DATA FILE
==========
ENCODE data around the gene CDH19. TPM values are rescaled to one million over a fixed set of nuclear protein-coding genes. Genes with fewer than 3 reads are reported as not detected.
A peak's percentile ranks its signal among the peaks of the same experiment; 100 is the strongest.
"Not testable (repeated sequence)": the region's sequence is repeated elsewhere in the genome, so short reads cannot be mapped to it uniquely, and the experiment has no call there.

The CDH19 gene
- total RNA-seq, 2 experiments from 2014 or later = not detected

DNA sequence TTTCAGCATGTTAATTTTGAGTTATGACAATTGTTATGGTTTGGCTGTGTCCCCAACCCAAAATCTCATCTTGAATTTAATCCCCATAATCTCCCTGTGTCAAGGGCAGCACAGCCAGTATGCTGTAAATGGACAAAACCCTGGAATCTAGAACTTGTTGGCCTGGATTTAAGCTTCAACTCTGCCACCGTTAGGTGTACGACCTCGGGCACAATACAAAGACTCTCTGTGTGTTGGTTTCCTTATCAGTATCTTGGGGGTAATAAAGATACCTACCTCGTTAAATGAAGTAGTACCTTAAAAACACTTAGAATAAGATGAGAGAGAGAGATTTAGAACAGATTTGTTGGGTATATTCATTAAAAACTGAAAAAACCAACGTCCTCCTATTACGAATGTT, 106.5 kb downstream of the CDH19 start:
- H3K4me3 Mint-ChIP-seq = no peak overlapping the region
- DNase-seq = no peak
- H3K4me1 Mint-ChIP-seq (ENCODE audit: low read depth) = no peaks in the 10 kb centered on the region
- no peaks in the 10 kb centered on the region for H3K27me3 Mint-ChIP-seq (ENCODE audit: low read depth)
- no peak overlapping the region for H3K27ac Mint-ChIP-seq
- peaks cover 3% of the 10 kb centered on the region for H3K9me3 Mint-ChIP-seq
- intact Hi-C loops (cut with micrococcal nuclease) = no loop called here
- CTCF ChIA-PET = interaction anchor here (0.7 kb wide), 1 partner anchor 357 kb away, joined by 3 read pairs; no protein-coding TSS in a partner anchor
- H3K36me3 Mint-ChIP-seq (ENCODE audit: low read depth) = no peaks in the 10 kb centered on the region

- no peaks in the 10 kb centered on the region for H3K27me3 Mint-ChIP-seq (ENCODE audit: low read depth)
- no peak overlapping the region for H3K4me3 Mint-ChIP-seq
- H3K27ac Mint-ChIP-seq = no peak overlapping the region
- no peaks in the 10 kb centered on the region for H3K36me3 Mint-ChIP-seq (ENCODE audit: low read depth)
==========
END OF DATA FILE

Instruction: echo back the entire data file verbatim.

ENCODE data around the gene CDH19. TPM values are rescaled to one million over a fixed set of nuclear protein-coding genes. Genes with fewer than 3 reads are reported as not detected.
A peak's percentile ranks its signal among the peaks of the same experiment; 100 is the strongest.
"Not testable (repeated sequence)": the region's sequence is repeated elsewhere in the genome, so short reads cannot be mapped to it uniquely, and the experiment has no call there.

The CDH19 gene
- total RNA-seq, 2 experiments from 2014 or later = not detected

DNA sequence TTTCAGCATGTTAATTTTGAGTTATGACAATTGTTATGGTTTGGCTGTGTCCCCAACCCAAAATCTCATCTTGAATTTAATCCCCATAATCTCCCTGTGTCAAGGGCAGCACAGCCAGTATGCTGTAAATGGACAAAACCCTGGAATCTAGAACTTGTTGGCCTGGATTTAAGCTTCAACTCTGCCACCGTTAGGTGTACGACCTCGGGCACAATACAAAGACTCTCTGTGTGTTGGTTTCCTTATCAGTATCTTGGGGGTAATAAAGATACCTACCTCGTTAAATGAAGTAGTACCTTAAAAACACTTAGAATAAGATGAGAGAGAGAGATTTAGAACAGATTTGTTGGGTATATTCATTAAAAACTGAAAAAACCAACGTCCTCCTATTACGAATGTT, 106.5 kb downstream of the CDH19 start:
- H3K4me3 Mint-ChIP-seq = no peak overlapping the region
- DNase-seq = no peak
- H3K4me1 Mint-ChIP-seq (ENCODE audit: low read depth) = no peaks in the 10 kb centered on the region
- no peaks in the 10 kb centered on the region for H3K27me3 Mint-ChIP-seq (ENCODE audit: low read depth)
- no peak overlapping the region for H3K27ac Mint-ChIP-seq
- peaks cover 3% of the 10 kb centered on the region for H3K9me3 Mint-ChIP-seq
- intact Hi-C loops (cut with micrococcal nuclease) = no loop called here
- CTCF ChIA-PET = interaction anchor here (0.7 kb wide), 1 partner anchor 357 kb away, joined by 3 read pairs; no protein-coding TSS in a partner anchor
- H3K36me3 Mint-ChIP-seq (ENCODE audit: low read depth) = no peaks in the 10 kb centered on the region

- no peaks in the 10 kb centered on the region for H3K27me3 Mint-ChIP-seq (ENCODE audit: low read depth)
- no peak overlapping the region for H3K4me3 Mint-ChIP-seq
- H3K27ac Mint-ChIP-seq = no peak overlapping the region
- no peaks in the 10 kb centered on the region for H3K36me3 Mint-ChIP-seq (ENCODE audit: low read depth)